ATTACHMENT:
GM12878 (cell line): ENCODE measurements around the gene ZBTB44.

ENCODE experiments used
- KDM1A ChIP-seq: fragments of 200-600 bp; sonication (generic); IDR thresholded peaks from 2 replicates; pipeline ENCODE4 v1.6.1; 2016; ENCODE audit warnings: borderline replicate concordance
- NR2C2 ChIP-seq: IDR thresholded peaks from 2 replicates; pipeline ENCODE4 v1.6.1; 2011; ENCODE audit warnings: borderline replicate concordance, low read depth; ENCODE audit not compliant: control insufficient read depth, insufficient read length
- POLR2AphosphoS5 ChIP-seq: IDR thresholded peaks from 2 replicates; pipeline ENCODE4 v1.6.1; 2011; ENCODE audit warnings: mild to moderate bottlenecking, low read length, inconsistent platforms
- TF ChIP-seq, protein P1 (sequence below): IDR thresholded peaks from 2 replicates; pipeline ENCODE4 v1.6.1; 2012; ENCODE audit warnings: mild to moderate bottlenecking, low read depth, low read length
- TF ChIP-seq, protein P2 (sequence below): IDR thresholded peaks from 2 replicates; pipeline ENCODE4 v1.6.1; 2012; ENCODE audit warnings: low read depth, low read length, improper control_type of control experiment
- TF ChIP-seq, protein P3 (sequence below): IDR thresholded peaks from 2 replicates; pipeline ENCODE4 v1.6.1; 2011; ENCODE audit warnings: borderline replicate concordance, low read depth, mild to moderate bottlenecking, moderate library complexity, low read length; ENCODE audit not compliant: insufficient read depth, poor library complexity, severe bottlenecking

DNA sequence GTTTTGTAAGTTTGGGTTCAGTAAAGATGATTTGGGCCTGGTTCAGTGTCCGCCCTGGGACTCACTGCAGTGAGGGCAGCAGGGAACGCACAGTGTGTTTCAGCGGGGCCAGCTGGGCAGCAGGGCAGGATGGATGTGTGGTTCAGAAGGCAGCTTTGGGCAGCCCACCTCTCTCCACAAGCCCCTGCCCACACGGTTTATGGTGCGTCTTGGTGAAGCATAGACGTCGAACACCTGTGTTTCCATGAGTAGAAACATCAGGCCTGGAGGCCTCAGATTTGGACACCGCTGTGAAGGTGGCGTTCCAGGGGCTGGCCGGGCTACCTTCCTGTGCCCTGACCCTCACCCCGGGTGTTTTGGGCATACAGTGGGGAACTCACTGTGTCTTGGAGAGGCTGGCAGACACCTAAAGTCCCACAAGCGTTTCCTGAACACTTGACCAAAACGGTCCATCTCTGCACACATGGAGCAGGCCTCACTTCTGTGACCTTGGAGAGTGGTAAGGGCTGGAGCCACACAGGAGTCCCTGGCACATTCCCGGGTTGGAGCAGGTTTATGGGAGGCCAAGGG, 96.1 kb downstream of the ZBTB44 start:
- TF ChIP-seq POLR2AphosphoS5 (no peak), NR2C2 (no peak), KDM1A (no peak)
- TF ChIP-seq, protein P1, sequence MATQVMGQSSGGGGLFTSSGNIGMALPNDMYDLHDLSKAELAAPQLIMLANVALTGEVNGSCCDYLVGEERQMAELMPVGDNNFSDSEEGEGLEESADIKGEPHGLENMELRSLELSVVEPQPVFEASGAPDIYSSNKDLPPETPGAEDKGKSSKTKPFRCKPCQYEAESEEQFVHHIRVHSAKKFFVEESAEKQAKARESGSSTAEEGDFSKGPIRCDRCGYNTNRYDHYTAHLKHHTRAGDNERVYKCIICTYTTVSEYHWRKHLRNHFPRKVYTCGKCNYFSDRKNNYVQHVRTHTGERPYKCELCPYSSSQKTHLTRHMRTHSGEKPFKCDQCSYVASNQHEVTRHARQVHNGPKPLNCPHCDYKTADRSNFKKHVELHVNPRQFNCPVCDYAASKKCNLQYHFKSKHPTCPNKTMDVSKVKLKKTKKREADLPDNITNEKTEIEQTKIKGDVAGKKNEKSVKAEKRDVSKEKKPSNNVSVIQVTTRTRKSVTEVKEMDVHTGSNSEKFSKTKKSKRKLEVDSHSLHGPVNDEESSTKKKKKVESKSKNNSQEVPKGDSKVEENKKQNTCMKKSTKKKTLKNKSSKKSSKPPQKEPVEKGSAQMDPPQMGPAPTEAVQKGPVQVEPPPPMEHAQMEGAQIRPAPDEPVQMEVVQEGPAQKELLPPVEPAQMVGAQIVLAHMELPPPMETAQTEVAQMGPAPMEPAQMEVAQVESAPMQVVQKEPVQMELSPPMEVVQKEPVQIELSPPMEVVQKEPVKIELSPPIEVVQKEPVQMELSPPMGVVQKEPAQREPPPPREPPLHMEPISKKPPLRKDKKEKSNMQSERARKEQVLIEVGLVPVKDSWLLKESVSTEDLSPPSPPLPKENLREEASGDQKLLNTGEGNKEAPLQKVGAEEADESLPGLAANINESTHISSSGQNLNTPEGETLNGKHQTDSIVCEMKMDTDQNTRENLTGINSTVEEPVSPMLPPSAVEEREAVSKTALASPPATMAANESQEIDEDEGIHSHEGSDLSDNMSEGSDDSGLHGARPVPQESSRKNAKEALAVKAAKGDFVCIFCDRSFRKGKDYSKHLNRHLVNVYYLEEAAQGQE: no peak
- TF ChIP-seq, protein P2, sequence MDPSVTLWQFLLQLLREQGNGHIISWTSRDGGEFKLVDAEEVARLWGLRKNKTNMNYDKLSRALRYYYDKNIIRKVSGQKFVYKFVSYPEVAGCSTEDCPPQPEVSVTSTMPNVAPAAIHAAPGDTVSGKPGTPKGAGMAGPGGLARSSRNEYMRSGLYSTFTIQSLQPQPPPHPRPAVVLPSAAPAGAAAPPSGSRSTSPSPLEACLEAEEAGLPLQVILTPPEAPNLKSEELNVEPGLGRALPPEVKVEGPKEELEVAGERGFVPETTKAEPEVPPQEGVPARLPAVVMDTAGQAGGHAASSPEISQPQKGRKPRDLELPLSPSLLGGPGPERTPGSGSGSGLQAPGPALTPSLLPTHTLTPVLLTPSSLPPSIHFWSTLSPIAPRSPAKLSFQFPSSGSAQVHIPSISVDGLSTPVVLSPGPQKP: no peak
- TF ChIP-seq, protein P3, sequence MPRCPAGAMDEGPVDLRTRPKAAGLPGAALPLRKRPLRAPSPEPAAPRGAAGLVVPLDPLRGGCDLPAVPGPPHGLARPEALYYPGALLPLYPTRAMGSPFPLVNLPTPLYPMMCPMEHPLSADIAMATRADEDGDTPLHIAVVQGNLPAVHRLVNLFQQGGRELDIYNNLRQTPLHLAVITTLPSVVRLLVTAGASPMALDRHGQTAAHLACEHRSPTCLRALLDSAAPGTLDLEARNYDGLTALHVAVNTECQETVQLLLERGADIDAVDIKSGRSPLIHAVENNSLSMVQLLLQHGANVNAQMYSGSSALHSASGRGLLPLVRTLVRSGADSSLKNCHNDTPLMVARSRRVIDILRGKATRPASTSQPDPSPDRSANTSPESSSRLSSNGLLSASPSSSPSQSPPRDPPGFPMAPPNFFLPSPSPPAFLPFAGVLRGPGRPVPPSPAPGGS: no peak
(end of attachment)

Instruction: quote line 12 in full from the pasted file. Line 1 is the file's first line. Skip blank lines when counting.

- TF ChIP-seq, protein P2, sequence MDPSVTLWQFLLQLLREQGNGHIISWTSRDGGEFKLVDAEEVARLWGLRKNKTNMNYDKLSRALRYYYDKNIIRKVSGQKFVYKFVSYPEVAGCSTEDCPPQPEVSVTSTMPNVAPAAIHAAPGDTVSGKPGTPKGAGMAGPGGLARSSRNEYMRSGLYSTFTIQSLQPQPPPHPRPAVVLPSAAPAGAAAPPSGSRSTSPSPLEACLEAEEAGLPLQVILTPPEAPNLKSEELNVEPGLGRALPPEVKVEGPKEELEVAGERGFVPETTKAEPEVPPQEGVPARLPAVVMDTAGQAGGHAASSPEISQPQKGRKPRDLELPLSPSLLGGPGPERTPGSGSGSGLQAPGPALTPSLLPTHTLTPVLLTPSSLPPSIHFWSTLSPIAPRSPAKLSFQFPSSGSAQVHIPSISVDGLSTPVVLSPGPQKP: no peak